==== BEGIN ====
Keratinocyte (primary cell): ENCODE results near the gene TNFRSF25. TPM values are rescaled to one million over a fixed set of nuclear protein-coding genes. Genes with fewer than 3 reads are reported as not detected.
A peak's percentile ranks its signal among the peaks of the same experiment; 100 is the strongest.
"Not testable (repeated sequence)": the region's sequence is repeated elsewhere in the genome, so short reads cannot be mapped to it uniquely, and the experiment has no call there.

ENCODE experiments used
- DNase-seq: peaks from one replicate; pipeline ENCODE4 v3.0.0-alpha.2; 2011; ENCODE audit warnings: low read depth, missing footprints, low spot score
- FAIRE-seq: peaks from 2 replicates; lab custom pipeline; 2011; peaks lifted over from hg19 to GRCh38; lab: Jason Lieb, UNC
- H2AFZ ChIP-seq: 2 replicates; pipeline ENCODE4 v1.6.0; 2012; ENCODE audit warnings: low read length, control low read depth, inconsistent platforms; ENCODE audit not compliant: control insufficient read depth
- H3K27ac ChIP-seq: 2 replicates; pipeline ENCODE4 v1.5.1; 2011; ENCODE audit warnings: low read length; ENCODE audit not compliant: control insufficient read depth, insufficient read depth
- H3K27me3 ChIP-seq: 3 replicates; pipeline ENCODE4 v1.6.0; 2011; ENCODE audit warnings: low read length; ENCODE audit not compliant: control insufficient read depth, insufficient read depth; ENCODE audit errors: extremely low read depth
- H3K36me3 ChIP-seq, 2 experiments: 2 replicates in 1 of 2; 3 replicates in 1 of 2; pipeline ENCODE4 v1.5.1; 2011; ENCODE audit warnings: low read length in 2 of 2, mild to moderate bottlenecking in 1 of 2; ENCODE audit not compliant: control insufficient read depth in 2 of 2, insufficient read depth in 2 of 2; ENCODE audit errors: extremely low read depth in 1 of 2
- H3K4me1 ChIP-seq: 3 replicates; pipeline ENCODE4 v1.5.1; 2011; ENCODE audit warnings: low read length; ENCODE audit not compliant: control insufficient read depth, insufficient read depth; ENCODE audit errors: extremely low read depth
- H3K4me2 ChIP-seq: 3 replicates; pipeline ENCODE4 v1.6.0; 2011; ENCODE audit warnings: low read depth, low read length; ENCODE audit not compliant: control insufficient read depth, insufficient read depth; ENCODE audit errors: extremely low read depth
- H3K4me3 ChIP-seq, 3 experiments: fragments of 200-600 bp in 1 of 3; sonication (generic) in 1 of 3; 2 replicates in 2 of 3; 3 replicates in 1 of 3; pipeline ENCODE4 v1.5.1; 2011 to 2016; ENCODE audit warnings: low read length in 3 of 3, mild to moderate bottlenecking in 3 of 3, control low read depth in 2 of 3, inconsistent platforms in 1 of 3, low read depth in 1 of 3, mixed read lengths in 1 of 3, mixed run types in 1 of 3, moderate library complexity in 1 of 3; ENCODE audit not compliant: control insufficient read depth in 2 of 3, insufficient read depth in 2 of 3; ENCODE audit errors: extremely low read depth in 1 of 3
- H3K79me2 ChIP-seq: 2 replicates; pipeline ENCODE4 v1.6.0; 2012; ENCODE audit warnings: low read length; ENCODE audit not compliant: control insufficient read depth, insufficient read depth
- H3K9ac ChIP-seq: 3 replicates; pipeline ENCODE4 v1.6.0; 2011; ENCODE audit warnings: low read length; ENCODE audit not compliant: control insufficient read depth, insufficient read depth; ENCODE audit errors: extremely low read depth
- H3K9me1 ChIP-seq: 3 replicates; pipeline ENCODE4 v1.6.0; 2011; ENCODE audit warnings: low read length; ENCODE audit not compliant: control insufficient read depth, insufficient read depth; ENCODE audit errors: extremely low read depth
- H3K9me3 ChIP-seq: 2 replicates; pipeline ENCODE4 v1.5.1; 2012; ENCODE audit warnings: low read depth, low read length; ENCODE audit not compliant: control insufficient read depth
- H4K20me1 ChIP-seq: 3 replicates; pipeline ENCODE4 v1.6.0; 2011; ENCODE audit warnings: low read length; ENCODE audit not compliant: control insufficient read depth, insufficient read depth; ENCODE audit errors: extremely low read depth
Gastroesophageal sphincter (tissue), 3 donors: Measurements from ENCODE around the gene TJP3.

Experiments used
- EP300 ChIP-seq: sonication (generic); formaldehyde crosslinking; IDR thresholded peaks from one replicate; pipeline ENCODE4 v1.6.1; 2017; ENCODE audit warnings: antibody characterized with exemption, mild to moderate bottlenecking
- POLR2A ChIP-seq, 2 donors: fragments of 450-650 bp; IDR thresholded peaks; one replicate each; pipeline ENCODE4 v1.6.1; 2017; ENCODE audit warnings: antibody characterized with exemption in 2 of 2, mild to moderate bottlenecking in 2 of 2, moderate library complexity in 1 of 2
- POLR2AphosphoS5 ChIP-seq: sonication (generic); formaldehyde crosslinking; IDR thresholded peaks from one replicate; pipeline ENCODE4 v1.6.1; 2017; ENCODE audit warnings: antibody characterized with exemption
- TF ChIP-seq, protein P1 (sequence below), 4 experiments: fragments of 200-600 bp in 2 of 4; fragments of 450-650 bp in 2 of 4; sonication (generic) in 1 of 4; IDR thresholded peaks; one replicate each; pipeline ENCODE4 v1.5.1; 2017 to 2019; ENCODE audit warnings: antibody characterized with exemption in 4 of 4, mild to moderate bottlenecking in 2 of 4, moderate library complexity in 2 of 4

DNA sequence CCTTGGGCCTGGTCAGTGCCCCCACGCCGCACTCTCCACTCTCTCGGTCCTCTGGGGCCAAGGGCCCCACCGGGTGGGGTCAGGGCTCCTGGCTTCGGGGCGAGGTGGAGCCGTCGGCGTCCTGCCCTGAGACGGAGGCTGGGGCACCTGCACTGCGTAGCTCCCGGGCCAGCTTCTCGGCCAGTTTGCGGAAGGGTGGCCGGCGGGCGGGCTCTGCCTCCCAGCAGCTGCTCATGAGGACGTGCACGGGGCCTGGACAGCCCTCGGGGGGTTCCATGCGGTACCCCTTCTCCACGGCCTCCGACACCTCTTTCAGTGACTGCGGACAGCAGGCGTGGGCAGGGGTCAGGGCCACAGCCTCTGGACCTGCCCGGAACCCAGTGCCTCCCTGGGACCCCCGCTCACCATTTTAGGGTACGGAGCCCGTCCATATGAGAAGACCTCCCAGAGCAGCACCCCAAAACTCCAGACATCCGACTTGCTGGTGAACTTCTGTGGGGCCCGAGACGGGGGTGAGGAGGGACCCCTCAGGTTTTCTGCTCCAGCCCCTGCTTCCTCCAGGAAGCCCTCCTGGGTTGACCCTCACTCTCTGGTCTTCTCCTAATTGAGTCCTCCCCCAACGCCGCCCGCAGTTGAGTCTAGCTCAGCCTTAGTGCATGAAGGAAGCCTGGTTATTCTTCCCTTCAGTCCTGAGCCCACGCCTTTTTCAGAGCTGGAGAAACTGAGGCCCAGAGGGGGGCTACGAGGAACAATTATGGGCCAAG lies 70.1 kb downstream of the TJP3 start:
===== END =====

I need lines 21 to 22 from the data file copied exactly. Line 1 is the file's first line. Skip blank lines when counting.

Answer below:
- EP300 ChIP-seq: sonication (generic); formaldehyde crosslinking; IDR thresholded peaks from one replicate; pipeline ENCODE4 v1.6.1; 2017; ENCODE audit warnings: antibody characterized with exemption, mild to moderate bottlenecking
- POLR2A ChIP-seq, 2 donors: fragments of 450-650 bp; IDR thresholded peaks; one replicate each; pipeline ENCODE4 v1.6.1; 2017; ENCODE audit warnings: antibody characterized with exemption in 2 of 2, mild to moderate bottlenecking in 2 of 2, moderate library complexity in 1 of 2